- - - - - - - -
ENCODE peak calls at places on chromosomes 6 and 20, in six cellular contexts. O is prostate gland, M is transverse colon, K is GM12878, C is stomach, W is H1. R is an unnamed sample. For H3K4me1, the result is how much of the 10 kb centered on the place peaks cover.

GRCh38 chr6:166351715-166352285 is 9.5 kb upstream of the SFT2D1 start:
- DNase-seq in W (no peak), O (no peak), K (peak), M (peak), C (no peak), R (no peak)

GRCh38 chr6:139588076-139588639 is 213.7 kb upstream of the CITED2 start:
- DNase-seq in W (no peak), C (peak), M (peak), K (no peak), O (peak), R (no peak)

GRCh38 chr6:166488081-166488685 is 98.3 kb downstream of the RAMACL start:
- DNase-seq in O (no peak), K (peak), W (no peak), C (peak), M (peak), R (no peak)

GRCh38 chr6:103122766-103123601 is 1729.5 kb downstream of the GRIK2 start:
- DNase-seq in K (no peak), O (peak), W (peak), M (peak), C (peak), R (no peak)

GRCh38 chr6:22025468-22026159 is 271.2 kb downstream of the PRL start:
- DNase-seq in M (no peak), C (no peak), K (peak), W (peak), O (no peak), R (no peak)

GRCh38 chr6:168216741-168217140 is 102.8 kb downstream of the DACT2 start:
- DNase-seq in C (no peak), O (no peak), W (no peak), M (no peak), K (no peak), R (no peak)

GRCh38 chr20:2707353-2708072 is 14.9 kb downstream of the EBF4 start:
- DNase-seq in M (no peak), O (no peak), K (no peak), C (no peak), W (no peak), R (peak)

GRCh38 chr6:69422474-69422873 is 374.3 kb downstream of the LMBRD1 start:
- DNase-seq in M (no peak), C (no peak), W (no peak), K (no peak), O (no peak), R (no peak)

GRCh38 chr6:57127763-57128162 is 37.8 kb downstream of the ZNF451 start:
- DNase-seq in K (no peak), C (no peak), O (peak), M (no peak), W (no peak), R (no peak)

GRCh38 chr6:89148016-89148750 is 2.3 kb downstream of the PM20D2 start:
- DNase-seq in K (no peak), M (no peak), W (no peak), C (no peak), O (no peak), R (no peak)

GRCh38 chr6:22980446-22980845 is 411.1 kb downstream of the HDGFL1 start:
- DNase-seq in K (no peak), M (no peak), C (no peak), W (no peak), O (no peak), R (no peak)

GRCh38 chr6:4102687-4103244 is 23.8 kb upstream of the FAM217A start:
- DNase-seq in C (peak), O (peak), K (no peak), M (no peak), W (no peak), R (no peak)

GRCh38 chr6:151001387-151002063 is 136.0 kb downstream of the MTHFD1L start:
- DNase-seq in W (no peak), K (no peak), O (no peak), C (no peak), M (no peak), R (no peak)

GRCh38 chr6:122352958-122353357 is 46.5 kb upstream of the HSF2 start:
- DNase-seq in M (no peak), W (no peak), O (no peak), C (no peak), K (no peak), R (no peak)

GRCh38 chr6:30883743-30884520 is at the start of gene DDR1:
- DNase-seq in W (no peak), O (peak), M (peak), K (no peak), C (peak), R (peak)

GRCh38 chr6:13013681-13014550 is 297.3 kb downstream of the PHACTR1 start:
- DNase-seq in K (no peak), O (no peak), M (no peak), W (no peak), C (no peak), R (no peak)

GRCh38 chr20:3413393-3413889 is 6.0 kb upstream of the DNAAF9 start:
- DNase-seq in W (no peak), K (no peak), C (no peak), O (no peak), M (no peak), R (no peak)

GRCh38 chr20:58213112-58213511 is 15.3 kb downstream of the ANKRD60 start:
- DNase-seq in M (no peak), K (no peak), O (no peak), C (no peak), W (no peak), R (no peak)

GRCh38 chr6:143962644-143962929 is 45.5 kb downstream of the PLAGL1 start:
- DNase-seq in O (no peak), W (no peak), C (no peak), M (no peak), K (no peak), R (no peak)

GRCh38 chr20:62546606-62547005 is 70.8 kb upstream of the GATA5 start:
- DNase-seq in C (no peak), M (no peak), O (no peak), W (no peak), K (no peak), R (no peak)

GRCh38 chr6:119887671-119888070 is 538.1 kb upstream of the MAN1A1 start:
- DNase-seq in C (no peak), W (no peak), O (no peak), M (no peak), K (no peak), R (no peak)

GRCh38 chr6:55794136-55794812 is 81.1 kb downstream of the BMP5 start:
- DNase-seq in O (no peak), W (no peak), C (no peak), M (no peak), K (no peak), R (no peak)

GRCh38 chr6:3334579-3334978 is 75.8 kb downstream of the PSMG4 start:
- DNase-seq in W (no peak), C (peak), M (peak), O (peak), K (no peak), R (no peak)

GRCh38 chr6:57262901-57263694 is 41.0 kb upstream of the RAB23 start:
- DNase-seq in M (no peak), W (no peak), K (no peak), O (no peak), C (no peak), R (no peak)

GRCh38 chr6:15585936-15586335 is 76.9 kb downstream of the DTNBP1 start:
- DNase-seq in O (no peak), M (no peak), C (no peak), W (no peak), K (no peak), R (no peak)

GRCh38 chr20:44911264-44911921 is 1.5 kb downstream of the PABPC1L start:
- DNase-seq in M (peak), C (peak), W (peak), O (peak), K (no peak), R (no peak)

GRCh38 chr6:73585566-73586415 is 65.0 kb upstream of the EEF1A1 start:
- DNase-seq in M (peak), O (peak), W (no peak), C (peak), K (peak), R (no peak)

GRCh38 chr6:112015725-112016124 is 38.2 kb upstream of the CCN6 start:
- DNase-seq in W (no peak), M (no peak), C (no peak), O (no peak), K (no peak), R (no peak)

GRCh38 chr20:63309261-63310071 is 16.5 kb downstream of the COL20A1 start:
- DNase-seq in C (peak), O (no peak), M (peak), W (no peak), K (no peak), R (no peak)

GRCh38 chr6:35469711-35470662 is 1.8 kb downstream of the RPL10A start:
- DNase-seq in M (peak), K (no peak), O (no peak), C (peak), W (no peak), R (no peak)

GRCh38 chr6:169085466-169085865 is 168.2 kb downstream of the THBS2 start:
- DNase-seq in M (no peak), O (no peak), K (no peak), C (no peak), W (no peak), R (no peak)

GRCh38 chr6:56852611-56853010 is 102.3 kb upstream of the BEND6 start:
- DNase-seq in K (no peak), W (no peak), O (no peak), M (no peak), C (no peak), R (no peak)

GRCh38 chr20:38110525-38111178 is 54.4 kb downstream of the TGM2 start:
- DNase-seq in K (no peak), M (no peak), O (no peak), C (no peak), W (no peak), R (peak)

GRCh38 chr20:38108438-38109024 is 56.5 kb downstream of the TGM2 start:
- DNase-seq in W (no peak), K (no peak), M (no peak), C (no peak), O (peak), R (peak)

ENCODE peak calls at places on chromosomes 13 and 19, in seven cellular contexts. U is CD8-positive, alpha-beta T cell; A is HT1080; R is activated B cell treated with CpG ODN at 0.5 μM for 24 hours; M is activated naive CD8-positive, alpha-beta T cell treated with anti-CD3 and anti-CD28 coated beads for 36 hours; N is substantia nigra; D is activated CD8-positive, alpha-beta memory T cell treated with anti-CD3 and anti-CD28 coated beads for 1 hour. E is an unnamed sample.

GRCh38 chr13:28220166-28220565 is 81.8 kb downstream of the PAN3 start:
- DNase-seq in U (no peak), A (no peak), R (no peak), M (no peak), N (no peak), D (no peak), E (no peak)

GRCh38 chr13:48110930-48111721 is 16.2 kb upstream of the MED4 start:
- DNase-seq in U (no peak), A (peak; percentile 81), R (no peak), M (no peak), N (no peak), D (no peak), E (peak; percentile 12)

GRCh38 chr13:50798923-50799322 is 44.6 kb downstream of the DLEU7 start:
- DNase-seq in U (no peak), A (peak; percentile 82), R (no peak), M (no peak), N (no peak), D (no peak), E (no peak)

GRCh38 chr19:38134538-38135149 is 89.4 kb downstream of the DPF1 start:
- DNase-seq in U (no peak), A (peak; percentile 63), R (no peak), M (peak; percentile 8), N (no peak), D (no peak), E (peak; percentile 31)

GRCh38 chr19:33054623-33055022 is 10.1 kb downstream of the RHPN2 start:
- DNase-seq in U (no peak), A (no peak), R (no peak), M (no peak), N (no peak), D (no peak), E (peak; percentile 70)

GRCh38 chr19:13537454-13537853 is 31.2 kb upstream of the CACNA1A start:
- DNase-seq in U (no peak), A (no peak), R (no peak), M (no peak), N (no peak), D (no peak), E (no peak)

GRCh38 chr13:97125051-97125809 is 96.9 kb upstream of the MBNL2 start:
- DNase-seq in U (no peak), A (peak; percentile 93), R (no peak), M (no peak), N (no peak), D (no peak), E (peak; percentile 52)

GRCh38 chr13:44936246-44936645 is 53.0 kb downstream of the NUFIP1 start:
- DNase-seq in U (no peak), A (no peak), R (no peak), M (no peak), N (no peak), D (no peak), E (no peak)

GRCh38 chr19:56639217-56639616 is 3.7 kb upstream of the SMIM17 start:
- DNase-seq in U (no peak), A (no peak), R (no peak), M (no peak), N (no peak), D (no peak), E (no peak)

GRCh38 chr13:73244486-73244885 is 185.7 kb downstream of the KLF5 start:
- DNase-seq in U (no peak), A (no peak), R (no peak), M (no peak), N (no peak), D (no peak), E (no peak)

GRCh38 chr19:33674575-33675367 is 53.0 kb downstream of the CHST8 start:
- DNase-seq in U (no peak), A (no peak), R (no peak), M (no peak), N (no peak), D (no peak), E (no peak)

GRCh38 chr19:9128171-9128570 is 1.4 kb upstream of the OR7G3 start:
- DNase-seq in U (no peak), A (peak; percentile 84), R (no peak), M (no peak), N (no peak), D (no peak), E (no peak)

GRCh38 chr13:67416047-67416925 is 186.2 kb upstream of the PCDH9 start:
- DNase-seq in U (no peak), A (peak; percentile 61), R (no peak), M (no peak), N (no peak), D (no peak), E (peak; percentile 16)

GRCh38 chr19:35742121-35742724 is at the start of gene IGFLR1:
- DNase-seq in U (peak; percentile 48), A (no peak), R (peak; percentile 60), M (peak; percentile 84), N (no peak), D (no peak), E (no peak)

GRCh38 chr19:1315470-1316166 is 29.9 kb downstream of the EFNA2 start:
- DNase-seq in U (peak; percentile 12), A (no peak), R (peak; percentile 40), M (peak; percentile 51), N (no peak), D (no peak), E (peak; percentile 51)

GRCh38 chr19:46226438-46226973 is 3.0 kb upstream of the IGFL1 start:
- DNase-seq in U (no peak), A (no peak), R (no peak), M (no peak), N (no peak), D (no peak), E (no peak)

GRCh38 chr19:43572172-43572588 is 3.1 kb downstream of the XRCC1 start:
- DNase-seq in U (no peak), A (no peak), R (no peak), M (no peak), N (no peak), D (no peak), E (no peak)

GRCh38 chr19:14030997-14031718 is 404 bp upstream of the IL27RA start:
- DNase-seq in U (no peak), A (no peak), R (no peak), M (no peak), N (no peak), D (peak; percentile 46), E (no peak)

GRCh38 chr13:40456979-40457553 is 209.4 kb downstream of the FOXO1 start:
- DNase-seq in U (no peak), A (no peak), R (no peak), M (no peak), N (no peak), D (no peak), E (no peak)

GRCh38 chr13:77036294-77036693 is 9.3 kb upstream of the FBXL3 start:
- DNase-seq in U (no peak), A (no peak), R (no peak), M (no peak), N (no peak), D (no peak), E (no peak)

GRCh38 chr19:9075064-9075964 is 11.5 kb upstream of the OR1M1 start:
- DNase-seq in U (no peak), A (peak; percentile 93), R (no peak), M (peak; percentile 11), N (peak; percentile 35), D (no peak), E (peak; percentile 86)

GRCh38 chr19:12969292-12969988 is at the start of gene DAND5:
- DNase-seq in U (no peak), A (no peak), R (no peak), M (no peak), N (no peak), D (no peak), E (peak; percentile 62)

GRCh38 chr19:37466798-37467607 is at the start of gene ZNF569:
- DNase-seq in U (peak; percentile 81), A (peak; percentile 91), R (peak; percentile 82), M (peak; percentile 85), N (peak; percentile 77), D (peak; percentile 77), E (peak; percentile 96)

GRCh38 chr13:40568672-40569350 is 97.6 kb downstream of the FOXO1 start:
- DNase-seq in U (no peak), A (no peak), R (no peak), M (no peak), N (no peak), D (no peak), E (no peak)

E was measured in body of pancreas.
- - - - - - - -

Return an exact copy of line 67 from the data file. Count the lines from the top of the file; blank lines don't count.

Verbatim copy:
- DNase-seq in K (no peak), M (no peak), O (no peak), C (no peak), W (no peak), R (peak)